Since 1995, September 19 has "officially" been Talk Like a Pirate Day.


Published: September, 2018


Since 1995, September 19 has “officially” been Talk Like a Pirate Day. Over the past years, I’ve used my September column to explain the nautical origins of commonly used shore-side expressions. When you understand the roots of these everyday sayings, you will realize that everyone talks like a pirate, whether they know it or not! I’ll throw a few more in this column as well, but first I’d like to explain (if that’s really possible) the genesis of this holiday.


It all began in Albany, Oregon on June 6, 1995. During a game of racquetball between two friends, John Baur and Mark Summers (later to be known respectively as Ol’ Chumbucket and Cap’n Slappy), one of the two guys responded to the pain of an injury with a loud “Aaarrr!” And so, talking like a pirate was born—as an inside joke between two friends. They were having so much fun with this affected lingo they decided to make it an annual celebration.


Because June 6 already commemo-rated the Allied invasion of Europe at Normandy on D-Day, they needed to pick another date. They needed an easily memorable date, and all the obvious ones were already occupied by things like Christmas and July 4.  They settled on September 19, the birthday of Mark’s ex-wife, and continued to celebrate every year, except when they forgot.


As luck (or fortune) would have it, in 2002 they came upon the email address of Dave Barry, the syndicated Pulitzer Prize-winning humor columnist writing for the Miami Herald. On a whim they emailed him and explained their new holiday idea. Dave liked it, wrote about it, and the rest is history.


With that intriguing backstory behind us, here are a few more words or expressions that had their beginnings at sea but have made their way ashore and into our everyday speech:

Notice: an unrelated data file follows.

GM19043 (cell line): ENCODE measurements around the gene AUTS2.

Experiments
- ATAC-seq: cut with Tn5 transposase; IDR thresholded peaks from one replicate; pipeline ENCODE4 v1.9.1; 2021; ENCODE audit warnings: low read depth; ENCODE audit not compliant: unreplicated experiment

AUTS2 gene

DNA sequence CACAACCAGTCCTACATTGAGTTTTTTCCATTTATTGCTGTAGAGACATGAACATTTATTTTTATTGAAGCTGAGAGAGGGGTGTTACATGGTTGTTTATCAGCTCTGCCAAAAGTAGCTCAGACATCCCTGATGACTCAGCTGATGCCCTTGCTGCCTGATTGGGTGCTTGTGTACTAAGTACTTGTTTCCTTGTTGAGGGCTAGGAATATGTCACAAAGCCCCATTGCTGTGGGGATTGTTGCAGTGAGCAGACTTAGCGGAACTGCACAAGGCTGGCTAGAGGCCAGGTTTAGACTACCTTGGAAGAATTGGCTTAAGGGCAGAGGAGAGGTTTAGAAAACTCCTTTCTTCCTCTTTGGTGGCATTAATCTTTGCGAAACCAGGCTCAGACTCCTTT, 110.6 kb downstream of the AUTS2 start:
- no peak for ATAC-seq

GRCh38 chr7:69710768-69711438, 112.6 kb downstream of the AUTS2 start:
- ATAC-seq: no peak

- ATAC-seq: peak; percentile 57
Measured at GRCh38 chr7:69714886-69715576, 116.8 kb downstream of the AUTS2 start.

It could be very dangerous for common seamen to complain about their squalid living conditions or the harsh treatment that was the norm back in the day. If it was deemed absolutely necessary, a petition of grievances would be prepared. The shipmates who signed this potentially damning document would write their names in a circle or ring so that no individual could be identified as the “ringleader.”


For centuries, flogging was a routine punishment for a seaman’s offenses. Sometimes the unfortunate recipient was tied spread-eagled to an upended hatch grating while being lashed. Another way of restraining the malefactor was to lay him over one of the ship’s great guns. Nowadays, any person caught in an awkward or uncomfortable situation, in a near helpless predicament, or at the mercy of another and is said to be “over a barrel.”


Still on the subject of administering punishment (and I’ll try not to flog this too much), it was the custom for the ship’s boys to receive their admonishments on Mondays, making Mondays a sad and woeful day or a “blue Monday.”


Wooden ship sailors typically went barefoot almost all of the time. Occasionally, they would wear sea boots, the tops of which were wide enough to stuff their pantlegs into. Clever (and nefarious) sailors would use this space to sneak things aboard, giving rise to the term “bootleg.”


While there are several possible origins of this next expression, I’d like to relate the one that has to do with the sea. During the Prohibition Era, a lot of alcohol was smuggled into the United States. For cities along the United States east coast, Canada’s Maritime Provinces were a prime source of this bootleg (see above) liquor. Much of this illegal drink was watered-down or homemade. One Canadian boatbuilder became quite wealthy, however, by delivering only the genuine article: pure, untainted, unaltered Canadian whiskey. The name of this enterprising smuggler was Bill McCoy, giving rise to the expression “the real McCoy.”


Ray Wichmann is a US SAILING-certified Ocean Passagemaking Instructor, a US SAILING Master Instructor Trainer, and a member of US SAILING’s National Faculty.  He holds a 100-Ton Master’s License, was a charter skipper in Hawai’i for 15 years, and has sailed on both coasts of the United States, in Mexico, the Caribbean and Greece. He is presently employed as the Master Instructor at OCSC Sailing in the Berkeley Marina.